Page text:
The 3 R's used to mean Reading, wRiting and aRithmetic. But now the 3 R's have a completely new meaning at Hawaii schools.
Parts of Waimanalo Elementary and Intermediate school got a facelift. Native Hawaiian plants were added to the landscape and the campus was cleaned up. It was a project that could have cost the state $20,000 but instead it was done for half of that amount.
"Hawaii 3R's will only get involved if we can bring sweat equity so the actual dollar cost is one half," said Alan Oshima with Hawaii 3R's.
Instead of the state paying for labor for various projects, volunteers donate their time to the 3R's program, which stands for repair, remodel and restore our schools.
The program has been around for the past 10 years and during that time it has awarded nearly $18 million to fix island schools.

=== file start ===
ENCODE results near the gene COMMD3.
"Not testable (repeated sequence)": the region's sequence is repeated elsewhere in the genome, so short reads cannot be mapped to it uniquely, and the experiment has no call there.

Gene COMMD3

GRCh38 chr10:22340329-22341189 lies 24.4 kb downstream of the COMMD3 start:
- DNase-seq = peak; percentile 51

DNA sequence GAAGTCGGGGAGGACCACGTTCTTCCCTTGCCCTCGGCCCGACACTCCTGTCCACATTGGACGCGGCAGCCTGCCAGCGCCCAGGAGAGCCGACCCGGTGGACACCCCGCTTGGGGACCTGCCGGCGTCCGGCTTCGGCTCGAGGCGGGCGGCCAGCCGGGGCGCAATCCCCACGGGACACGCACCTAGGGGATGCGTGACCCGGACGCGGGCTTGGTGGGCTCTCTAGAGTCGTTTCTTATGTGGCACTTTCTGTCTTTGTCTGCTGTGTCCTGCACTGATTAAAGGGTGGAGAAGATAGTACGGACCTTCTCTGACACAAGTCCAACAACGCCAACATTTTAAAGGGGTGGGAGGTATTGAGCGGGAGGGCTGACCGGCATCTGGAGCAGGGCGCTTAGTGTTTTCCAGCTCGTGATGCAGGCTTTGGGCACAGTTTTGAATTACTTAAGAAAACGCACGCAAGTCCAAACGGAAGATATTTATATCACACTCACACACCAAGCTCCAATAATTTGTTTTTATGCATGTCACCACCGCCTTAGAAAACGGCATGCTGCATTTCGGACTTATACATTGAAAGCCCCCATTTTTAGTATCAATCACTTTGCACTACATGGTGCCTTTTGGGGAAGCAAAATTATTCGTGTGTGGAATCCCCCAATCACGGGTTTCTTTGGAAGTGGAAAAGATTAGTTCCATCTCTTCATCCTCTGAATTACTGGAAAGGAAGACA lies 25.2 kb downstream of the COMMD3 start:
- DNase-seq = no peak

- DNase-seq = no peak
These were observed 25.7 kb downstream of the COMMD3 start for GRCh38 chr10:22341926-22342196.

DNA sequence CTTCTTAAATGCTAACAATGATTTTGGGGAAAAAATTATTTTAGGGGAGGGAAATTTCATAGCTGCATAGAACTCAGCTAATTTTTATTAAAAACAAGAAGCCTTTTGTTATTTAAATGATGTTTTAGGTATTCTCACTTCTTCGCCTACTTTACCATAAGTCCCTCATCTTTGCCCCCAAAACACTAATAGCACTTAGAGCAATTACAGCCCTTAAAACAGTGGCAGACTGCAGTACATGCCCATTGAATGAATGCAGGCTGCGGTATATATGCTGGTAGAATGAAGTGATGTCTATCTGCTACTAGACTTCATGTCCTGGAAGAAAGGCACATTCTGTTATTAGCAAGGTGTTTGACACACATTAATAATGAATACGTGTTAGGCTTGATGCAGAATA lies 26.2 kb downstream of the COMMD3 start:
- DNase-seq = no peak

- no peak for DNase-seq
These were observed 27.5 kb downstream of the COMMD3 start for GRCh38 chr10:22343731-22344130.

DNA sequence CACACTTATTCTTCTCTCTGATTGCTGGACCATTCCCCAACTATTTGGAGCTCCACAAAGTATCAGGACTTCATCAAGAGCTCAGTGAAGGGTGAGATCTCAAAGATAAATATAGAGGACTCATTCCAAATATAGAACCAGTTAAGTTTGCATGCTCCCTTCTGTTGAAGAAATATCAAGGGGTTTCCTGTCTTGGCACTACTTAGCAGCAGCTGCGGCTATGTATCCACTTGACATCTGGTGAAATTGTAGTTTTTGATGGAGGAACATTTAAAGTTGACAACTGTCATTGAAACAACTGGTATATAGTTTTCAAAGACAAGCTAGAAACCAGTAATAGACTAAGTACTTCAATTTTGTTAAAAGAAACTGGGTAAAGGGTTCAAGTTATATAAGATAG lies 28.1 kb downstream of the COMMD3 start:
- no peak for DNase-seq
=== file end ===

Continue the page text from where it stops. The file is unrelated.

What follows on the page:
Volunteers at Saturday's project were made up of members of the Entrepreneurs Foundation of Hawaii, along with parents of students. Most did not have landscaping experience and worked under the supervision of contractors. But in the end, they made the school more beautiful and volunteers came away with a sense of pride from their work in Waimanalo.
"We're proud can say we did that and we'll be checking on it so it looks as good as it does this morning," said Ben Wo, with Entrepreneurs Foundation of Hawaii.
That is another key component to the 3r's program, which aims to keep the community committed to a school, long after the work is finished.
"If we get parents and community to work on the schools, they will maintain the schools after the project is done," said Oshima.
While the 3R's program receives some private and federal funding, money is no longer set aside in the state budget for the lower cost work on public schools. Now the organization will be asking residents to support their effort through donations on Hawaii tax returns.